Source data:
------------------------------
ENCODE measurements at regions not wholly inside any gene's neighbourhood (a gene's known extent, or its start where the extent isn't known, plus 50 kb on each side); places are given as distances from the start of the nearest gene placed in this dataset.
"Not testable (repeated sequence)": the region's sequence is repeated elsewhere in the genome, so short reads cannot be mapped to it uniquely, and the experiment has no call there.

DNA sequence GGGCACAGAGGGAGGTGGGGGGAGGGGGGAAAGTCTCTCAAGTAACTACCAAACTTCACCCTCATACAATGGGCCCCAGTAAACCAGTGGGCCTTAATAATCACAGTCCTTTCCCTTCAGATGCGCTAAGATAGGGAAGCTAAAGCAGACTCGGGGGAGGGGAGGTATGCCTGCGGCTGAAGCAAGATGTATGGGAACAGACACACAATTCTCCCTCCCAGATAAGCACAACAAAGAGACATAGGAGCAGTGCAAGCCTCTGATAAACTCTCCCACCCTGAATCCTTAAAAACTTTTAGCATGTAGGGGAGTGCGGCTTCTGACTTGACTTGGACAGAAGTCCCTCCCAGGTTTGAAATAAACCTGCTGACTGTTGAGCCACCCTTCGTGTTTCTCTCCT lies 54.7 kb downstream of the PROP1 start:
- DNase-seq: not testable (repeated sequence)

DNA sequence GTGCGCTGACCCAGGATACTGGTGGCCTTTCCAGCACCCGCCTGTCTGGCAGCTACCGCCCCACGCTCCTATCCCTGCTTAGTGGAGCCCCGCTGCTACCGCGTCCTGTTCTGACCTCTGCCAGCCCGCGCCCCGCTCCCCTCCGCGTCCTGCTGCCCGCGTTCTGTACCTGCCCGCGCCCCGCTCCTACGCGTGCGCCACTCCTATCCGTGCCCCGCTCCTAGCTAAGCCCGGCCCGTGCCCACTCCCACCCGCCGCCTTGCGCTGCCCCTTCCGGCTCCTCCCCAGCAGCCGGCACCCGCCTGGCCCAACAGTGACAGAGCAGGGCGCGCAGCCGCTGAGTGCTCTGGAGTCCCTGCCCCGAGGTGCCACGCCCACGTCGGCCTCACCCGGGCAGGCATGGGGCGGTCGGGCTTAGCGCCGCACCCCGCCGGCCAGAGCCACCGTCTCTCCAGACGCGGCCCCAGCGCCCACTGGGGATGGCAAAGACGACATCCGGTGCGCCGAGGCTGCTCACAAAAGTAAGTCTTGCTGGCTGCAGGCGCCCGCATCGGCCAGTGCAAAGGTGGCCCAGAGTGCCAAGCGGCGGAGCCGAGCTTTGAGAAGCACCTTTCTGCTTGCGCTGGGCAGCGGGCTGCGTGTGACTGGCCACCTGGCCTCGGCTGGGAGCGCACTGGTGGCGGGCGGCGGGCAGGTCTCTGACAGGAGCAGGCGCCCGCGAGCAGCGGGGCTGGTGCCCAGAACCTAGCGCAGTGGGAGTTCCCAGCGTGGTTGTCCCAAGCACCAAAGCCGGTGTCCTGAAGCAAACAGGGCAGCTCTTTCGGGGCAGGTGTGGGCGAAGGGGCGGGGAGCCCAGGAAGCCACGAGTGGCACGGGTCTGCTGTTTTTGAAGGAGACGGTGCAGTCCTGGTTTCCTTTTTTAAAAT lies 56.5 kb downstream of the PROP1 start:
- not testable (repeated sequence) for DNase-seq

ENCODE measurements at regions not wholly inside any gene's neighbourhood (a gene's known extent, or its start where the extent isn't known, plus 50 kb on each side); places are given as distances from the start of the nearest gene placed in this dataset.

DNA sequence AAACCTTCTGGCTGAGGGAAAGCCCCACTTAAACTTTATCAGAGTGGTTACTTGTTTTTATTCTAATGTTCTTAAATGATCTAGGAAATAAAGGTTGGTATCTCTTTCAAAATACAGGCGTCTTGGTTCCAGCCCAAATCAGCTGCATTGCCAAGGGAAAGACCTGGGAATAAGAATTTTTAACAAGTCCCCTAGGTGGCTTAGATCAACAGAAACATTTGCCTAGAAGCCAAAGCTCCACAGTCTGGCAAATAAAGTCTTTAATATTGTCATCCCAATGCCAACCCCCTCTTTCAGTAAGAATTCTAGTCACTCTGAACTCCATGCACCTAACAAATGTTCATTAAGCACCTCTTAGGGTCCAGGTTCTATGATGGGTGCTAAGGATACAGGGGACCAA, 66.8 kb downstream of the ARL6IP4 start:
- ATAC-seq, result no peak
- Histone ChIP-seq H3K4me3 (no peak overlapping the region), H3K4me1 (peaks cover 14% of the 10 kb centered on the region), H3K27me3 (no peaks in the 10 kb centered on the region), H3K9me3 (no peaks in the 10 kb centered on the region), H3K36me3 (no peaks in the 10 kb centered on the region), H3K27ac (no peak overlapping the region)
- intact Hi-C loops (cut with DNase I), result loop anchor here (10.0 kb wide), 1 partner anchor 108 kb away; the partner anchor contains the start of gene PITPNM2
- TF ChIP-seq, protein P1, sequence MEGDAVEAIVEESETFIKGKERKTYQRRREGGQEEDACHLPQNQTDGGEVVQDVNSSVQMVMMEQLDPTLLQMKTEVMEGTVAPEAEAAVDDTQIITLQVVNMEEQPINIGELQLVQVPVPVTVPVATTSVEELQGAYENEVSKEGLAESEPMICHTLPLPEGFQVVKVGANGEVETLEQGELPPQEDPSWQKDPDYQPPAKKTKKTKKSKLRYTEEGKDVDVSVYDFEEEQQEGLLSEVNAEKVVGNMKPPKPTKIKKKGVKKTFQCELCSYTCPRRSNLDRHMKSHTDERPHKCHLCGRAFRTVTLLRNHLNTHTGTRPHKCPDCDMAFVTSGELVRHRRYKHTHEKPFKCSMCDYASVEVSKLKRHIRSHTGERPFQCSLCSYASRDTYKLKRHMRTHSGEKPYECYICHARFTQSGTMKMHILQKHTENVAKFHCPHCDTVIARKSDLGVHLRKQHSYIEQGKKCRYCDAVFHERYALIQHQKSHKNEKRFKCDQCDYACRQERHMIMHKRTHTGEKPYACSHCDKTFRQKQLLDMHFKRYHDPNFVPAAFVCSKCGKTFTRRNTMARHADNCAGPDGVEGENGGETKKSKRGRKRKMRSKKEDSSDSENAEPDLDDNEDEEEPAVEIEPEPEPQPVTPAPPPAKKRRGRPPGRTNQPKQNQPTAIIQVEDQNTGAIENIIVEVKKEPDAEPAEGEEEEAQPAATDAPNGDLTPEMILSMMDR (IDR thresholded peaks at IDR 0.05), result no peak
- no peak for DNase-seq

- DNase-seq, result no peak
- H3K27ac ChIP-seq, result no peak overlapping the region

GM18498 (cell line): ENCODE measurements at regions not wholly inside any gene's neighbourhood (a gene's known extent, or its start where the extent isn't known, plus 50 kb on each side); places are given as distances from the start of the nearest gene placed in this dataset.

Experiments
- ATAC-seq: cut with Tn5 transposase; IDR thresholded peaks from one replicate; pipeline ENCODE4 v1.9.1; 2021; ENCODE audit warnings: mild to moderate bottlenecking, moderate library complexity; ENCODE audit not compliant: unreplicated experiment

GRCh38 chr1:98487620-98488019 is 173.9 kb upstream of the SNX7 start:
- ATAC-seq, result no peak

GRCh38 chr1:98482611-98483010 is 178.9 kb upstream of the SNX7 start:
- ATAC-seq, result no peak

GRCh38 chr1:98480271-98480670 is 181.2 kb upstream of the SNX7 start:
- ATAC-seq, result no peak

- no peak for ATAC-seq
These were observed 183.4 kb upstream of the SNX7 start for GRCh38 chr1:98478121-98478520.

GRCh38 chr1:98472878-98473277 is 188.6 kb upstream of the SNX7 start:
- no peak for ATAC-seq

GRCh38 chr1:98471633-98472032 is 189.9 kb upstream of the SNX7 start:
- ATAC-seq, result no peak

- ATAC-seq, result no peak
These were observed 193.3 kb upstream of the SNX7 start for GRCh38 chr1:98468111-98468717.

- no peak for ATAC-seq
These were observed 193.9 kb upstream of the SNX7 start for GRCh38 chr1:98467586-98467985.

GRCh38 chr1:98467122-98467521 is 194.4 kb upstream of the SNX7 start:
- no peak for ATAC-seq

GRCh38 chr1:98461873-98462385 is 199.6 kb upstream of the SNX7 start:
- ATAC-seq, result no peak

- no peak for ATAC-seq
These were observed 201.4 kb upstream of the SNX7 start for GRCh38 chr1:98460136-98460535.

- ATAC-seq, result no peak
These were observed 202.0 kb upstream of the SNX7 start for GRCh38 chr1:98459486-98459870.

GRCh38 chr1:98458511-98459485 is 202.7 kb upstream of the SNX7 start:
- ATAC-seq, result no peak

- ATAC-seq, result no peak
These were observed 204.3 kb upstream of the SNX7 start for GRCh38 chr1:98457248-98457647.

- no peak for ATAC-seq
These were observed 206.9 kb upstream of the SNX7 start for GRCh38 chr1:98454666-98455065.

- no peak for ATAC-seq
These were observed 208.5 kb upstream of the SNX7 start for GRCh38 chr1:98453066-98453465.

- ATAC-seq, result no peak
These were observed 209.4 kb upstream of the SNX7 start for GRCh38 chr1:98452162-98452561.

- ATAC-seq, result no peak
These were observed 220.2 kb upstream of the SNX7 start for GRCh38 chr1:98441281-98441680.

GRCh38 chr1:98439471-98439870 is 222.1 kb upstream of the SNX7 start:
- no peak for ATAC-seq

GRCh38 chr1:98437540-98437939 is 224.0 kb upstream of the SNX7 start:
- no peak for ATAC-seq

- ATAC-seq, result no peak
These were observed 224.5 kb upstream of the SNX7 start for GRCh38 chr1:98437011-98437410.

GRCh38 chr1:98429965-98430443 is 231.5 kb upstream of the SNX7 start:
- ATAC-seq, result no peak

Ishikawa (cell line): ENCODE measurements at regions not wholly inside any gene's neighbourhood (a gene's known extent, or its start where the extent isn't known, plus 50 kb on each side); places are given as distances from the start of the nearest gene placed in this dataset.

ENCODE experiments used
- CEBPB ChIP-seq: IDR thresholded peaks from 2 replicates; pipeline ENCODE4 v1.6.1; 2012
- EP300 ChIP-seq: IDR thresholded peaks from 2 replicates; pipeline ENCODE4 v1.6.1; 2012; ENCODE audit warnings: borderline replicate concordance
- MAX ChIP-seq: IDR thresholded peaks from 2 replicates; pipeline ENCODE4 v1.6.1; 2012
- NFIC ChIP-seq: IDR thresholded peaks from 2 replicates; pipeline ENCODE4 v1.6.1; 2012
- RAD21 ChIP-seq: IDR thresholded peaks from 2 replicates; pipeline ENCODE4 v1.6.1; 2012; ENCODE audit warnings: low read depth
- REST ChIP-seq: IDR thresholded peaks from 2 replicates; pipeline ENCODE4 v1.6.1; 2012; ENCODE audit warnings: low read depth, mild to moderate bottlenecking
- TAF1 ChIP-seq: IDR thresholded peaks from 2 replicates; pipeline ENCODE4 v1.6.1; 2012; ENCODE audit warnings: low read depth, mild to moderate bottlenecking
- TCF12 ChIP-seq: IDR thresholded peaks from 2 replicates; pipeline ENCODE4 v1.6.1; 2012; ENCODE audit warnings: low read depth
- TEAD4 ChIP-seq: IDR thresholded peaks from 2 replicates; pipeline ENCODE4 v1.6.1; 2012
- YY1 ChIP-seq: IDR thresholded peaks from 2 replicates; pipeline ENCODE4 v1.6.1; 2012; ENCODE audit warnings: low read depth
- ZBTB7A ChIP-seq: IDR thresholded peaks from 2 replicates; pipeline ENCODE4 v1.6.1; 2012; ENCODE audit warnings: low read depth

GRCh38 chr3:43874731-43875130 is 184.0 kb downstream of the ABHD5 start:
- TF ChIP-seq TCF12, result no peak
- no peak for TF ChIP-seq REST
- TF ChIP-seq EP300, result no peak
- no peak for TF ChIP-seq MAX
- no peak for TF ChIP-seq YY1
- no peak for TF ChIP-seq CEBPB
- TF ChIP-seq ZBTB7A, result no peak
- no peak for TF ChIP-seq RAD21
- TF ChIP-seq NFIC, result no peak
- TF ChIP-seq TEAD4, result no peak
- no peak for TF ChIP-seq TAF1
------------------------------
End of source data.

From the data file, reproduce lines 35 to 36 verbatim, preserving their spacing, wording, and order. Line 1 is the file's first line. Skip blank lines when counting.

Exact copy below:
GRCh38 chr1:98467122-98467521 is 194.4 kb upstream of the SNX7 start:
- no peak for ATAC-seq